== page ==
Just three months after 17 of their schoolmates were killed in a mass shooting, five students from Marjory Stoneman Douglas High School in Parkland, Florida performed in a local production of “Spring Awakening,” which actually had started rehearsals before the Valentine’s Day massacre. The journey they went on was captured in the documentary “Awakening: After Parkland,” which premiered Monday on Topic.
In an interview with Vulture published Tuesday, lead actress and national anti-gun violence activist Sawyer Garrity and documentary directors Darren Foster and Cristina Costantini explained how the kids channeled their grief into the production.
“I think it definitely helped to be in the routine of things,” Garrity said. “But the actual show itself, obviously, with songs like ‘Left Behind’ and dealing with suicide and stuff like that, it does open wounds that you are trying to heal. I don’t think it made it harder — if anything, it helped knowing that I was doing the show and just being who I was before everything happened.”
When asked if the teens ever considered canceling the show, Garrity said: “I think we all did. But in the end, we were like, ‘No, we have to do the show.’ It’s all about the teenagers speaking out because adults have failed them. And that’s what’s happening right now.”
And it wasn’t just a hard show for the kids to put on, as Foster says emotions were running high behind the camera too.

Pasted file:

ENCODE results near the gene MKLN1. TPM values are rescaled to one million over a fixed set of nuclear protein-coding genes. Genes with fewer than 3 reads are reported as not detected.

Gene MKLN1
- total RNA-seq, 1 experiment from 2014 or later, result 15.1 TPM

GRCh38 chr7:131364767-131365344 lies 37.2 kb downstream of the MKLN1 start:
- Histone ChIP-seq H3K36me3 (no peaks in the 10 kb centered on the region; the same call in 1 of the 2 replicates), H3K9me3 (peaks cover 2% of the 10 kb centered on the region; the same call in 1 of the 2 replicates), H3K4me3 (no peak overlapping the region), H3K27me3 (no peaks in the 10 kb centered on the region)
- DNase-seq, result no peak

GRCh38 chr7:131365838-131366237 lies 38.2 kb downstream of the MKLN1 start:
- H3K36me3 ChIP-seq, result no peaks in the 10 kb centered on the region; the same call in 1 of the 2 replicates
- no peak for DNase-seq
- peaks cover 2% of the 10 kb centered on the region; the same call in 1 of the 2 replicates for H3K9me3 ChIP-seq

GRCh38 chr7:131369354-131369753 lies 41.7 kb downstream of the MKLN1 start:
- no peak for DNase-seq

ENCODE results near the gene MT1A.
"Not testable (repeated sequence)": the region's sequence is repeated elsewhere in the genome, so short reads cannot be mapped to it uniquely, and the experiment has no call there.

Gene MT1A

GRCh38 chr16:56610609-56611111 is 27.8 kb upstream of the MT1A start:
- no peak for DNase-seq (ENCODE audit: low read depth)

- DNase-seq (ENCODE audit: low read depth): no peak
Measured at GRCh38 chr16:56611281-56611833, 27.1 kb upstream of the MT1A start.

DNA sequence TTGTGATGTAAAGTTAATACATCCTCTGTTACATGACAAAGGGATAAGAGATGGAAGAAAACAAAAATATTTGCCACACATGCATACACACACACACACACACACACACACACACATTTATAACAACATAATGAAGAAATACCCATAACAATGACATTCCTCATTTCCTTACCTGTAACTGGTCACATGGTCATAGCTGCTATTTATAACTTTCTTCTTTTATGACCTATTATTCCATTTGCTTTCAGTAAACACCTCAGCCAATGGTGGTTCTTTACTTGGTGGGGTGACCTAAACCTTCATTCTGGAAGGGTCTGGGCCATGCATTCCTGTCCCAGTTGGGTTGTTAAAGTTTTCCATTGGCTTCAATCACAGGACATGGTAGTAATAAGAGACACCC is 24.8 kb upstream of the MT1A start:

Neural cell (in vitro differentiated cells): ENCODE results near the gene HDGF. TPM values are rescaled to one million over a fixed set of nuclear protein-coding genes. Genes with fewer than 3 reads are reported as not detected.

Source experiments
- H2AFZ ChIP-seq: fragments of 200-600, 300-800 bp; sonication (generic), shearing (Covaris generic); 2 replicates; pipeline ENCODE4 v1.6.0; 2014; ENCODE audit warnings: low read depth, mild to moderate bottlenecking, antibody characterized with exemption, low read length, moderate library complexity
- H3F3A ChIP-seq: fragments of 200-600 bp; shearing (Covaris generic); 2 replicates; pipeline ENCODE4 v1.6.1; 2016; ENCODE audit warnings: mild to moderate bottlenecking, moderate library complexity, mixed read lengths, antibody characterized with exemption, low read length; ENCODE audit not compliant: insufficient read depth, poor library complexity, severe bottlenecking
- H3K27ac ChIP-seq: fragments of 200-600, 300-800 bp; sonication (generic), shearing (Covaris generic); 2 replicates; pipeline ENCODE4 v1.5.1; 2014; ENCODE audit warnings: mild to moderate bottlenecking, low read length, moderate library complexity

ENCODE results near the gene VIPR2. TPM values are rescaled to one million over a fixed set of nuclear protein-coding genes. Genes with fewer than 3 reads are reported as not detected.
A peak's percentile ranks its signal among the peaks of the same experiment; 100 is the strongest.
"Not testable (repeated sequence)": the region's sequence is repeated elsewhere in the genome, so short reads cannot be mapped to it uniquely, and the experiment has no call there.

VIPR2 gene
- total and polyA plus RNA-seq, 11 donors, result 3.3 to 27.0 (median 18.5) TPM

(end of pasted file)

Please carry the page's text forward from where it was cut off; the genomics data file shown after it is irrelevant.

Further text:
“There were definitely a few tears shed into the viewfinder during some of those rehearsals and performances,” Foster said. “Obviously, you try to keep some distance so you can see the full picture, but it’s so hard not to read into the themes of the play and how they connect with the real lives of these kids. Anyone that has a little bit of a soul is really impacted by that. I know we were. We’ve seen this rehearsed five times now, and it still gets us. You could attribute that to the material, but also just to the talent of these kids. Even in rehearsals, they were bringing it every day.”
Garrity said she’s hoping that the documentary will show “how much art, music, and drama can help people going through something as traumatic as what happened on February 14th.”
“And I want them to see that kids are going to make a difference,” she added. “The whole show is about kids speaking up and then being themselves. And that’s all that really matters, you know?”
Watch the documentary here.